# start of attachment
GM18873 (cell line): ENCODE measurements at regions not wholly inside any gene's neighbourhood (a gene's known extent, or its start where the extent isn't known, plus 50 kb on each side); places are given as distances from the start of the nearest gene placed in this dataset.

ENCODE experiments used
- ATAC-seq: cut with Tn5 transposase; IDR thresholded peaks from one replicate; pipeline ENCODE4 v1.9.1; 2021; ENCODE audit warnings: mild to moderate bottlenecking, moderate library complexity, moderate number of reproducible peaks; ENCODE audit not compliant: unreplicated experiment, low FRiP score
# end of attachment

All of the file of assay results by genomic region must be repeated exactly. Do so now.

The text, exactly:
GM18873 (cell line): ENCODE measurements at regions not wholly inside any gene's neighbourhood (a gene's known extent, or its start where the extent isn't known, plus 50 kb on each side); places are given as distances from the start of the nearest gene placed in this dataset.

ENCODE experiments used
- ATAC-seq: cut with Tn5 transposase; IDR thresholded peaks from one replicate; pipeline ENCODE4 v1.9.1; 2021; ENCODE audit warnings: mild to moderate bottlenecking, moderate library complexity, moderate number of reproducible peaks; ENCODE audit not compliant: unreplicated experiment, low FRiP score